IOWA -- Some observers refer to the eastern portion of the state that follows the Mississippi River as the blue-collar basin. It's a union heavy region, dotted with that great monument to lost jobs, the riverboat casino. It is here that Representative Dick Gephardt seems very at ease.
At meetings in Davenport, Bellevue, and Dubuque, the union members respond warmly to Gephardt. Granted, he throws them a lot of red meat: NAFTA represents "a race to the bottom trade policy," and results in "human exploitation."
None of the events look at all like the excitement of a Howard Dean event, yet there is a palpable, if quiet, enthusiasm that permeates all of the crowds (in most cases standing-room-only) that come to these events. These are Gephardt's people.
Little wonder then that recent polls in Iowa show Gephardt has regained the lead from Howard Dean. However, the former minority leader is expected to win in this state, so a victory in the caucuses won't be any surprise. The question is whether the Gephardt campaign can command a large following beyond the ethanol state.
Bill Burton, Gephardt's spokesman in Iowa, is optimistic that it can. "We've got some good union states coming up right after New Hampshire, including South Carolina, Oklahoma, and Michigan," he says. When asked about AFSCME's and SEIU's endorsement of Dean, Burton seems nonchalant: "We've got 21 union endorsements, far more than any other candidate. Among those we have the United Auto Workers and the Teamsters, which is very good for us in Michigan."
And he has a point. If union members elsewhere respond as well to Gephardt as they do here, it will certainly give him a leg up in many of the states that follow New Hampshire in the primary season.
But Gephardt's union appeal may not be enough to help him emerge as the serious challenge to Dean. A woman named Karen at the event in Davenport hit on some of the limitations of Gephardt's union support. Describing herself as a stay-at-home-mom Democrat, she said she was "shopping around for a candidate."
Thus far, she was most impressed with Dean and John Kerry, although she criticized Dean's approach as "kitschy." Karen attended the Gephardt event because she wanted to see if he "could appeal outside the unions. You can't win with only union people. He has to generate a message that is broad enough."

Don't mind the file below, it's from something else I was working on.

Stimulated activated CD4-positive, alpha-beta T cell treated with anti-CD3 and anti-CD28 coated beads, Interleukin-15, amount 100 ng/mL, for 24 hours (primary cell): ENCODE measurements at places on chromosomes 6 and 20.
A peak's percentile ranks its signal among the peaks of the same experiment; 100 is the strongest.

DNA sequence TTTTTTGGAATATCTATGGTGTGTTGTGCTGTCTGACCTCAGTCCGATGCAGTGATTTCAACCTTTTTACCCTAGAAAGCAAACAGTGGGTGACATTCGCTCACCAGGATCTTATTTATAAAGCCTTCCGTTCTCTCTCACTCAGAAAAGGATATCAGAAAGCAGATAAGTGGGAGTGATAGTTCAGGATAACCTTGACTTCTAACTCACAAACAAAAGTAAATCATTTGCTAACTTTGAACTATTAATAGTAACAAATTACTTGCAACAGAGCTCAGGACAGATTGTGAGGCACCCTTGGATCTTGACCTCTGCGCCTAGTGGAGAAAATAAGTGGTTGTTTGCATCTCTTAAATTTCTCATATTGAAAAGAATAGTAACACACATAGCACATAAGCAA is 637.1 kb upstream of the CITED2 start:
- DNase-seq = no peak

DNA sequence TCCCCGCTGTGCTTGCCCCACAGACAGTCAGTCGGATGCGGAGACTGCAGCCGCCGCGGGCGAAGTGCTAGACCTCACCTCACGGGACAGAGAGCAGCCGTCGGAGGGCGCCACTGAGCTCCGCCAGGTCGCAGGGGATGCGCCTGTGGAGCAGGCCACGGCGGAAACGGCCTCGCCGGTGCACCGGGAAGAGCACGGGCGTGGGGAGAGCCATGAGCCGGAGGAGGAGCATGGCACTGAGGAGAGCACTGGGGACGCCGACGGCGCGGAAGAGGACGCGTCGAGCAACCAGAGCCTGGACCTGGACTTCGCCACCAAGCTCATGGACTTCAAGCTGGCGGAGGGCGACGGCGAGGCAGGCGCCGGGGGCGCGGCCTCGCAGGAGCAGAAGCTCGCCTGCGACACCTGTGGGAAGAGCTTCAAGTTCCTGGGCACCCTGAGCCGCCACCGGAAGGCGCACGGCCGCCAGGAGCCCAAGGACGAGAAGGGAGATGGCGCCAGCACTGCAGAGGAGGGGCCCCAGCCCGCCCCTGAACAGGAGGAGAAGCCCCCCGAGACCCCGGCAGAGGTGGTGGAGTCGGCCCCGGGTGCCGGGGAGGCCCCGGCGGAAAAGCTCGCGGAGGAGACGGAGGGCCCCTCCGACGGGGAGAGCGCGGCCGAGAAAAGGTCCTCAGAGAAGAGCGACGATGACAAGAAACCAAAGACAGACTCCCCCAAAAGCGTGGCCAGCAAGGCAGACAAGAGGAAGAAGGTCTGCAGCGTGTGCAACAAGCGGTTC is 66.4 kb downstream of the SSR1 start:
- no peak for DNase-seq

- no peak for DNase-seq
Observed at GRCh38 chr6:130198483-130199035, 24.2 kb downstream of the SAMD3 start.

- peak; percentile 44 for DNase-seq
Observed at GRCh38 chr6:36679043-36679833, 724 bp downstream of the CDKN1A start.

On Saturday Gephardt was definitely trying to broaden his appeal among primary Democrats. The Dean-style Bush bashing was on display. To wit:
• "I've served with five presidents. He's by far the worst. I'm nostalgic for Ronald Reagan. It is that bad. I'm not exaggerating."
• "The only way Leave-No-Child behind works is to leave George Bush behind."
• Bush "is arrogant. He's a cowboy."
• "If you'd been meeting with Bush every week since September 11, you'd be running for president too."
Gephardt is at his best when talking about health-care and trade, but he seems increasingly comfortable with his anti-Bush shtick. If it gets even better (i.e., harsher and more shrill) than it was last Saturday, he could steal away some of Dean's hard-core anti-Bushites. That, combined with his union support, and he could easily give Dean heartburn.
The CW among pundits is that if Gephardt could win in the primaries he would be a much better candidate than Dean for the general. But Saturday didn't do much to support this belief. It is likely at this point that Gephardt would hinge his general election campaign on his lavish health-care plan.
"I've had business people come up to me and say this plan makes sense," Gephardt claimed. "It is an expensive plan," he concedes, "and we'd have to get rid of the Bush tax cut to pay for it." That the voters would be willing to endorse a tax hike for more health-care benefits seems dicey at best. Oregon -- not exactly a hotbed of right-wingers -- offered its voters this choice last November, and they defeated it by a near 3-to-1 margin.
Gephardt will also have to offer a plan to combat terrorism, and it is here that he seems rather uncomfortable. In Davenport he only mentioned the war on terror in his stump speech at the end; in Dubuque and Bellevue it wasn't in the speeches at all, although he did talk about it in the question-and-answer period.
He vacillates between supporting President Bush and sounding like a '60s-style liberal. On the one hand he said, "I think we've got to do everything in our power to prevent further acts of terrorism. That's why I voted to deal with Iraq; it's why I voted to deal with Afghanistan." On the other, "We need to go at the root causes of terrorism like bad governance and poverty."
He faulted Bush for not getting U.N. and NATO support for the invasion of Iraq. How would Gephardt get their support? "You have to talk to them. You have to listen to them." Using sociological terms and proposing what sounds like a group-therapy session isn't likely to convince many voters that he's got what it takes to deal with the threat of terrorism.
However, that's getting ahead of ourselves. Gephardt has to win the nomination before he can move on to the general election, and sounding a bit more like Dean on foreign policy is not a bad way to appeal to primary voters.
Gephardt appears to be playing well the hand that was dealt to him after Dean came along and stole the deck. Bill Burton remarked, "After New Hampshire, it will probably be just Gephardt and Dean." Here's betting he's right.
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